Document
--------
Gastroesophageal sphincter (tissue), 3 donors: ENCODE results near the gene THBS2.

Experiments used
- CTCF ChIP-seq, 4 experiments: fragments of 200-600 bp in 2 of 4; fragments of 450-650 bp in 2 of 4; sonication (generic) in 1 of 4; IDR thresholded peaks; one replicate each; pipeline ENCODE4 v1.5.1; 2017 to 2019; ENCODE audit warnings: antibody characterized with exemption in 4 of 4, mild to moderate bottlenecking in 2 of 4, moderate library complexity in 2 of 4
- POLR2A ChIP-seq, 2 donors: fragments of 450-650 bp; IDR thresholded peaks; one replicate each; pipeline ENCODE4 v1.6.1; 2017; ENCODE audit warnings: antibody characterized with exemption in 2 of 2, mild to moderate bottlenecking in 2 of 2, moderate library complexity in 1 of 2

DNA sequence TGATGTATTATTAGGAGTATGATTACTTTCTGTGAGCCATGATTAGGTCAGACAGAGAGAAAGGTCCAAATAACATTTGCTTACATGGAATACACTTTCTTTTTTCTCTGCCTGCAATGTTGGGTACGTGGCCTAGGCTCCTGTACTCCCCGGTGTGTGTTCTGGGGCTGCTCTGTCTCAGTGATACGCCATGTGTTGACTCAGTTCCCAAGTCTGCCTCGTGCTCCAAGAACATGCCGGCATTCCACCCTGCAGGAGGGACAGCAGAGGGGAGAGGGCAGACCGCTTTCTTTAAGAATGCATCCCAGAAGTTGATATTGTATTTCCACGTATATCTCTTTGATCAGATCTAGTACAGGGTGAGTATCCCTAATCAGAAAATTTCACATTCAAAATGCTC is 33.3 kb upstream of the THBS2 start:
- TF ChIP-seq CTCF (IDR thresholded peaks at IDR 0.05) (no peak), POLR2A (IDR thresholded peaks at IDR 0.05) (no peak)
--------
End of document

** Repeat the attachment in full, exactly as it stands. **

Gastroesophageal sphincter (tissue), 3 donors: ENCODE results near the gene THBS2.

Experiments used
- CTCF ChIP-seq, 4 experiments: fragments of 200-600 bp in 2 of 4; fragments of 450-650 bp in 2 of 4; sonication (generic) in 1 of 4; IDR thresholded peaks; one replicate each; pipeline ENCODE4 v1.5.1; 2017 to 2019; ENCODE audit warnings: antibody characterized with exemption in 4 of 4, mild to moderate bottlenecking in 2 of 4, moderate library complexity in 2 of 4
- POLR2A ChIP-seq, 2 donors: fragments of 450-650 bp; IDR thresholded peaks; one replicate each; pipeline ENCODE4 v1.6.1; 2017; ENCODE audit warnings: antibody characterized with exemption in 2 of 2, mild to moderate bottlenecking in 2 of 2, moderate library complexity in 1 of 2

DNA sequence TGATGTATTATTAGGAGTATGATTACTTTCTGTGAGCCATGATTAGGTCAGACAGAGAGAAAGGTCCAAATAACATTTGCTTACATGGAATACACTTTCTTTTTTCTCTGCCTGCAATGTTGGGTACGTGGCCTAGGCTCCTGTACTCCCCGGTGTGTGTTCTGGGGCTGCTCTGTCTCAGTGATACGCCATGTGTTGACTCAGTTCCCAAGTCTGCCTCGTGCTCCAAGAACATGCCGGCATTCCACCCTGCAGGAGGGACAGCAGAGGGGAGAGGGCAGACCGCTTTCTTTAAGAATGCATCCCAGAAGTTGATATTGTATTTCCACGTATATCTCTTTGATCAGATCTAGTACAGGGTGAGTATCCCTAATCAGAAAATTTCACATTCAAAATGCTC is 33.3 kb upstream of the THBS2 start:
- TF ChIP-seq CTCF (IDR thresholded peaks at IDR 0.05) (no peak), POLR2A (IDR thresholded peaks at IDR 0.05) (no peak)